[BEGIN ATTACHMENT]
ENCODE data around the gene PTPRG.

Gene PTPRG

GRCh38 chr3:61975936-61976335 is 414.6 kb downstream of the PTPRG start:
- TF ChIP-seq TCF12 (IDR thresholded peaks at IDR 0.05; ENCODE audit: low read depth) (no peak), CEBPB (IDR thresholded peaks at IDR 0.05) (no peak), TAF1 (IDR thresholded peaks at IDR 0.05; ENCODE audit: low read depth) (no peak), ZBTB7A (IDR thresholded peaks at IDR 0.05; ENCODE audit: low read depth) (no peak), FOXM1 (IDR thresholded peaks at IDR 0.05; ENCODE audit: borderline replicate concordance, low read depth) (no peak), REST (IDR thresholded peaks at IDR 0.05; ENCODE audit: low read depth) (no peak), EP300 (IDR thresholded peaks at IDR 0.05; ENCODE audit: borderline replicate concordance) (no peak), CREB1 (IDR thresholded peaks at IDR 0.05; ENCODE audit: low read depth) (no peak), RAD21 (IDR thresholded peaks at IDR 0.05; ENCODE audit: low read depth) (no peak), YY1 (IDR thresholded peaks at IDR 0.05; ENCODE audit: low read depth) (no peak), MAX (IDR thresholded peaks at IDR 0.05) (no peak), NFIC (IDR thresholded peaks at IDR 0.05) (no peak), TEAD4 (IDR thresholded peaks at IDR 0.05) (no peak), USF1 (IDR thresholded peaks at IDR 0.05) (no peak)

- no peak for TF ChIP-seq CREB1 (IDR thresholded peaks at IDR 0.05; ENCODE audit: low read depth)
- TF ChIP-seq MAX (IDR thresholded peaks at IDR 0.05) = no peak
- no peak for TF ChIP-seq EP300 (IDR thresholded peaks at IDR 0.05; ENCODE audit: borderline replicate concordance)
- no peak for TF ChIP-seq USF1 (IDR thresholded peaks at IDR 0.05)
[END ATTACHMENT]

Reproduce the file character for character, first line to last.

ENCODE data around the gene PTPRG.

Gene PTPRG

GRCh38 chr3:61975936-61976335 is 414.6 kb downstream of the PTPRG start:
- TF ChIP-seq TCF12 (IDR thresholded peaks at IDR 0.05; ENCODE audit: low read depth) (no peak), CEBPB (IDR thresholded peaks at IDR 0.05) (no peak), TAF1 (IDR thresholded peaks at IDR 0.05; ENCODE audit: low read depth) (no peak), ZBTB7A (IDR thresholded peaks at IDR 0.05; ENCODE audit: low read depth) (no peak), FOXM1 (IDR thresholded peaks at IDR 0.05; ENCODE audit: borderline replicate concordance, low read depth) (no peak), REST (IDR thresholded peaks at IDR 0.05; ENCODE audit: low read depth) (no peak), EP300 (IDR thresholded peaks at IDR 0.05; ENCODE audit: borderline replicate concordance) (no peak), CREB1 (IDR thresholded peaks at IDR 0.05; ENCODE audit: low read depth) (no peak), RAD21 (IDR thresholded peaks at IDR 0.05; ENCODE audit: low read depth) (no peak), YY1 (IDR thresholded peaks at IDR 0.05; ENCODE audit: low read depth) (no peak), MAX (IDR thresholded peaks at IDR 0.05) (no peak), NFIC (IDR thresholded peaks at IDR 0.05) (no peak), TEAD4 (IDR thresholded peaks at IDR 0.05) (no peak), USF1 (IDR thresholded peaks at IDR 0.05) (no peak)

- no peak for TF ChIP-seq CREB1 (IDR thresholded peaks at IDR 0.05; ENCODE audit: low read depth)
- TF ChIP-seq MAX (IDR thresholded peaks at IDR 0.05) = no peak
- no peak for TF ChIP-seq EP300 (IDR thresholded peaks at IDR 0.05; ENCODE audit: borderline replicate concordance)
- no peak for TF ChIP-seq USF1 (IDR thresholded peaks at IDR 0.05)